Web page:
This article was published in Australian Dictionary of Biography, Volume 2, (MUP), 1967
Thomas Peel (1793-1865), colonial promoter and landowner, was born in Lancashire, England, probably at Peelfold, near Blackburn, the second son of Thomas Peel and his wife Dorothy, née Bolton. His father, directly descended from the Peel who founded the family's cotton manufacturing fortunes, inherited the business. When his elder brother entered the church, young Thomas showed no desire to follow his father in the family firm. After education at Harrow, he joined a firm of attorneys. About 1823 he married Mary Charlotte Dorking Ayrton, and after his children, Julia and Thomas, were born they moved to the estate of Carnousie in Banffshire, Scotland, where a second daughter, Dorothy, was born in 1827, and where he became master of the Turriff Hunt.
In 1828 Peel went to London and was planning to emigrate to New South Wales, when reports of the new free colony to be founded at Swan River changed his mind. He joined a syndicate of financiers in proposing to the government a plan whereby they would transfer ten thousand settlers with requisite stock and stores to the new colony within four years, and place them each on 200 acres (81 ha) of land, in return for which the syndicate wished to receive four million acres (1,618,760 ha) of land. The Colonial Office, however, was under pressure from Captain (Sir) James Stirling, who had explored the Swan River in 1827, either to grant him the right to develop the place under a proprietary charter, or to proclaim it a new crown colony of which he would be the governor. When Sir George Murray took charge at the Colonial Office in May 1828 he did not wish to grant a charter, or to incur the expense of forming a colony. The interest of Thomas Peel's association of investors seems to have been a deciding factor in persuading the government that the place could be a crown colony and at the same time be largely developed by outside capital. The government, however, felt it could not agree to the amount of territory the investors wished to receive, and could sanction only a grant of one million acres (404,690 ha). At this, all the financiers interested withdrew, except Thomas Peel. While he hesitated, Solomon Levey proposed a ten-year partnership with him in the venture, to which he agreed. A deed of co-partnership was drawn up between them, a long and complicated document by which Levey was to finance the scheme and Peel, not being as wealthy as was thought, was to be the salaried manager of it in the colony, although he was to apply for the title deeds to the land in his own name, it being understood that these lands, with the exception of 25,000 acres (10,117 ha), were in joint ownership.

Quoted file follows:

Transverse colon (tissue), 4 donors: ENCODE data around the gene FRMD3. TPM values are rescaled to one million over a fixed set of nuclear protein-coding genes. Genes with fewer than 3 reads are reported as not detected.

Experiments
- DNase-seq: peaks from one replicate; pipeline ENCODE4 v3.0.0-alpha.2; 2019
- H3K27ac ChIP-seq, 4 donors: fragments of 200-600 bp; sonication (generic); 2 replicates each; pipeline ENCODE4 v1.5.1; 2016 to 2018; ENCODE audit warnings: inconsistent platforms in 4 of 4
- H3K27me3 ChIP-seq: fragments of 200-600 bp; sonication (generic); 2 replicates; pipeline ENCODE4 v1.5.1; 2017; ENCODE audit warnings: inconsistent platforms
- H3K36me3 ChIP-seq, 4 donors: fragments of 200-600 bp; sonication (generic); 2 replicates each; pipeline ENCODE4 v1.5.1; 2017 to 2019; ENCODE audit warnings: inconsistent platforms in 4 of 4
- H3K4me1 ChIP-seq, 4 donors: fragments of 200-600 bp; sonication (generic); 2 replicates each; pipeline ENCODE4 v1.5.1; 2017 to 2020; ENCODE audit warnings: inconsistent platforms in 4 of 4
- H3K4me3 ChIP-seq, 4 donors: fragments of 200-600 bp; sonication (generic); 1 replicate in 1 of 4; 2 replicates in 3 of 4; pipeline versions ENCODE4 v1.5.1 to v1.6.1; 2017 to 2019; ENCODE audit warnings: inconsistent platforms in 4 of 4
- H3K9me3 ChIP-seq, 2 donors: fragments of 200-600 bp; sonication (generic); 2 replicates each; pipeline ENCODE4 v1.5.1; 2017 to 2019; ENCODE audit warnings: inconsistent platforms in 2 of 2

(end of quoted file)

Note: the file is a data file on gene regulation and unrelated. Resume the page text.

Solomon Levey had amassed a fortune in property in New South Wales before he returned temporarily to England and thought he saw good potential in the new colony. Being both a Jew and a former convict, perhaps he considered it better not to appear as Peel's co-partner to the authorities. Their partnership, therefore, was concealed for four years from the Colonial Office. Peel appeared as the sole negotiator with the Colonial Office and as the sole investor and promoter of their emigration scheme. As a natural corollary he reaped the notoriety that resulted, first, when charges were made of favouritism on the part of his cousin, the Home Secretary, Robert Peel, in the granting of so much land; and second, when the scheme collapsed shortly after the emigrants' arrival in the colony.
By the agreement Peel negotiated with the Colonial Office he was granted priority of choice of 250,000 acres (101,172 ha), which he chose on the southern banks of the Swan and Canning Rivers, with a further 250,000 (101,172 ha) to be allotted when he had landed four hundred settlers; after twenty-one years, if improvements and capital (which included the dispatch of emigrants) had been expended on the first 500,000 (202,345 ha), the remaining 500,000 acres (202,345 ha) would be allotted. But at the end of the negotiations in January 1829 the government suddenly stipulated that the first shipload of emigrants was to be landed before 1 November 1829, if priority of choice of land were to be retained.
Unfortunately, the Gilmore, the partnership's first ship bearing 179 emigrants, arrived six weeks late. Peel found his chosen land taken up, and had to accept 250,000 acres (101,172 ha) contiguous to it but farther south. In the next six months the Gilmore was followed by a small ship carrying stores, and two other emigrant ships. By Peel's arrangement with Levey, more stores and stock, paid for in London, were to be sent to Swan River from Sydney by the firm of Cooper & Levey. They never arrived. Peel was left, with inadequate funds and very little food beyond the flour and salt meat he had brought from London, to cope with 540 agitated settlers.